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In a city as sprawling and teeming with life as Houston, crowds have an energy, a vitality and a gravity of their own. Photography professor Geoff Winningham (Baker College ’65) knows this. He’s known this since 1971, when the young photographer found himself caught in the gravitational pull of the Houston Coliseum. There really couldn’t have been a more fitting title for the arena where men performed Roman-esque choreographies of combat, bathed in light and enveloped by the shouts of supporters and slanderers alike. Now nearly 50 years later, wrestling fans and photography enthusiasts alike are able to get another look into the ring with the opening of Winningham’s exhibit, “Friday Night at the Coliseum,” the first comprehensive gallery exhibition of his internationally renowned body of work.
When I asked Rice Creative Society founder Taylor Crain what struck her most about the documentary short film “Black Girl Church,” her answer was simple: “It’s encapsulated in the title — the documentary feels like home.”
Co-founded by Rice Cinema and the Museum of Fine Arts Houston, the Houston Iranian Film Festival will return to campus this weekend to conclude its 27th annual iteration with a celebration of Abbas Kiarostami, one of Iran’s most monumental filmmakers.
“Softening Borders” invites you to step into another’s shoes, no matter where in the world they may be standing.
The Museum of Fine Arts, Houston tells the story of how Norman Rockwell’s iconic depictions of President Franklin D. Roosevelt’s Four Freedoms — freedom of speech, freedom of worship, freedom from fear and freedom from want — changed American society forever with “Norman Rockwell: American Freedom.” The exhibit opened at the MFAH last month as the fifth stop on the acclaimed exhibition’s nationwide tour, organized by the Norman Rockwell Museum.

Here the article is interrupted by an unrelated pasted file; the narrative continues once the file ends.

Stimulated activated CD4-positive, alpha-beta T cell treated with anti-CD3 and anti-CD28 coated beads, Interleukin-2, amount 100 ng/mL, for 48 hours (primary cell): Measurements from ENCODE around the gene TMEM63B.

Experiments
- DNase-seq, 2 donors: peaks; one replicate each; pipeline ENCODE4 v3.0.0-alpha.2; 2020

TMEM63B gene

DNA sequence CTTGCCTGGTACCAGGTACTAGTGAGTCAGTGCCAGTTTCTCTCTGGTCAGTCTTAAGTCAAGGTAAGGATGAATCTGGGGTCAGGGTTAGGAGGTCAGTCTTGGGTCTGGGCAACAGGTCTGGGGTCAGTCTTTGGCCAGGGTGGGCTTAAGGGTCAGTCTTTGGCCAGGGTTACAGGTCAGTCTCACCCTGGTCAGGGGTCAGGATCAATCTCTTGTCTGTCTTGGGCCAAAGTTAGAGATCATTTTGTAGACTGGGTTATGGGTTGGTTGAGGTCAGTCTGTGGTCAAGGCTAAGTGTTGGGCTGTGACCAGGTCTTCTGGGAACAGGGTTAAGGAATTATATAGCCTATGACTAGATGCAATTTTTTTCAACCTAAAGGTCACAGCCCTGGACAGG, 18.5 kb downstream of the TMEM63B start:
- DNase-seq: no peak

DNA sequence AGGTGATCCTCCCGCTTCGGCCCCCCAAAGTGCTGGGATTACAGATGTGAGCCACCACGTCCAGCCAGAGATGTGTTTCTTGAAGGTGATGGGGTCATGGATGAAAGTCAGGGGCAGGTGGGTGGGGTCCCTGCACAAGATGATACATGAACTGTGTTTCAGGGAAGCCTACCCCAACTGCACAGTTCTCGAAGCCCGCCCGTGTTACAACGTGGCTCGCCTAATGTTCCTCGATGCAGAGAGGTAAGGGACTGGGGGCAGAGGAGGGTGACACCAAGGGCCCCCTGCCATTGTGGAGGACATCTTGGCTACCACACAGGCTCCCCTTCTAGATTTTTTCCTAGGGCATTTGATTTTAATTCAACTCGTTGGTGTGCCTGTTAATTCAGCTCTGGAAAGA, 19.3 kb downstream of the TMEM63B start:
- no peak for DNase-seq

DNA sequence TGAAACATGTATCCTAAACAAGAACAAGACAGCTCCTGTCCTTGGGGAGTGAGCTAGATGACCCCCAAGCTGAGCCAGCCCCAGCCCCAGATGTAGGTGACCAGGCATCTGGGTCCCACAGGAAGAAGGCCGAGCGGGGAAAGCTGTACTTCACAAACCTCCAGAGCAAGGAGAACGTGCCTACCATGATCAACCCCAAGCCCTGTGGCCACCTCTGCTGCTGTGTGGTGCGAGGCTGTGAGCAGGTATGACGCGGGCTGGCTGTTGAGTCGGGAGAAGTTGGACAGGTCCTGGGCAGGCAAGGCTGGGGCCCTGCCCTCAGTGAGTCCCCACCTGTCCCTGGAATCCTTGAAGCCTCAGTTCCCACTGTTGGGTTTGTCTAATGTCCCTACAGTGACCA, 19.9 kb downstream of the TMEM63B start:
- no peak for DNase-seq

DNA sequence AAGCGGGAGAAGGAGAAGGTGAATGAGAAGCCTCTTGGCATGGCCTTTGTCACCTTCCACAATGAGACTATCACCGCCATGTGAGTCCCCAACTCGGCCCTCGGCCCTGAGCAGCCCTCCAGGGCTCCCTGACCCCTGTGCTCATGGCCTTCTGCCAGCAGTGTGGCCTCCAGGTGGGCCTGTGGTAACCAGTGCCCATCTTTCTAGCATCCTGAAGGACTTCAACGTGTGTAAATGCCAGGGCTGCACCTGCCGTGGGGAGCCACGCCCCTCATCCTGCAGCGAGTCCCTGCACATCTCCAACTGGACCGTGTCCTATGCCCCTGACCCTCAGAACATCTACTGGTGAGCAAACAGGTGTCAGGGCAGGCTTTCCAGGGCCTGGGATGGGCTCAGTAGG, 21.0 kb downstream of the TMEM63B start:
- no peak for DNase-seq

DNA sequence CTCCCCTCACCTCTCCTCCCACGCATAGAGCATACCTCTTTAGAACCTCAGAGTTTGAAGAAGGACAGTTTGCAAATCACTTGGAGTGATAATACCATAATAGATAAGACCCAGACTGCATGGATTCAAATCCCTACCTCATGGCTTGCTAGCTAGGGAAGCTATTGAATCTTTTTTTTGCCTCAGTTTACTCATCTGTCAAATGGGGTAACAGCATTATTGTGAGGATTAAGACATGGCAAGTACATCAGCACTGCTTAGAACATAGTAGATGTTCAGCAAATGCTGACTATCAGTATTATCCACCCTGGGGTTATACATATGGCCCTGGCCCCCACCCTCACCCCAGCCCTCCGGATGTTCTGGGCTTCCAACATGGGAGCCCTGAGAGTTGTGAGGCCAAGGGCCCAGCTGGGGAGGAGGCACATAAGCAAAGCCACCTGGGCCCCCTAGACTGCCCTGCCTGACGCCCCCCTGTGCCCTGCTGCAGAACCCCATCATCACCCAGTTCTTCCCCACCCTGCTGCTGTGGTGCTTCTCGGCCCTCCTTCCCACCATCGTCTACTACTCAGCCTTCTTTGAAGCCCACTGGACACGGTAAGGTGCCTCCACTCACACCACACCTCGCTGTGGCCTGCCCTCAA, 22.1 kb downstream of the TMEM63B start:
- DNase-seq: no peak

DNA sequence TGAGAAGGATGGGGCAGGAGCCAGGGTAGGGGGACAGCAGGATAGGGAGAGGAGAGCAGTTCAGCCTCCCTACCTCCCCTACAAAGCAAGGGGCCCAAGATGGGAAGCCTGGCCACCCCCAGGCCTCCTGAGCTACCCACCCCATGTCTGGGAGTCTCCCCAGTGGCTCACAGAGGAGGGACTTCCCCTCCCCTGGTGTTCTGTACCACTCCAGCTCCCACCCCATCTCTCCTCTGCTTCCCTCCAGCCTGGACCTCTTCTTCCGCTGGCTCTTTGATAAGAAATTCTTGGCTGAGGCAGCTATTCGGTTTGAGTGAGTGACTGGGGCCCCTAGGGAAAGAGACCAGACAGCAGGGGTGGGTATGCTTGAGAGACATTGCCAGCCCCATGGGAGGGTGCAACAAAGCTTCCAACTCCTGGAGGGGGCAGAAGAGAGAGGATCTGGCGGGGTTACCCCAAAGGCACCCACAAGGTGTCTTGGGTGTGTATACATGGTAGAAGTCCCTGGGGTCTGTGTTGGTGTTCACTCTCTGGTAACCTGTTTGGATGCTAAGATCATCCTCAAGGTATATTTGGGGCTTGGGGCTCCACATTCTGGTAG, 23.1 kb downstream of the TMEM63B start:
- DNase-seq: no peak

Two works by pioneer conceptual artist Solomon “Sol” LeWitt have found a home at the Glasscock School of Continuing Studies in partnership with Rice Public Art.
The Houston Cinema Arts Festival will bring diverse programming, from foreign films to experimental cinema to Rice Media Center this weekend, Nov. 15-18. Eight screening events will include discussion from award-winning filmmakers, and each screening requires a $12 ticket.
R U MAD, the Rice University Music and Dance Team, was born with superstardom in its sights. Founder, director and lead singer Jake Barber had his hopes set high from the beginning.
Eric Rachmany, lead singer and guitarist for Californian reggae-rock band Rebelution, sat down with the Thresher during weekend two of Austin City Limits Music Festival to discuss his involvement in the Last Prisoner Project.
After enduring a freakishly cold first day of weekend two at Austin City Limits Music Festival, the prospect of having energy before noon was inconceivable — until Armani White hit the stage.
Along with at least half of Rice’s student body, the Thresher made yet another road trip to Austin City Limits Music Festival Weekend Two over midterm break. Despite the inflated food prices and suffocating crowds, I can honestly say that this year was by far the best I have experienced in three consecutive years of attending my hometown’s festival. While I certainly didn’t have time to go to every single performance, I saw a lot of incredible performances during my three-day venture to Zilker Park. Here are a few highs and lows of my ACL 2019 experience:
This weekend, Rice Theatre will present “As You Like It,” a Shakespearean pastoral comedy about the follies of love and the pursuit of happiness amid chaos. In a series of hilarious events, the familiar trope of star-crossed lovers is rejuvenated with a humorous case of mistaken identity.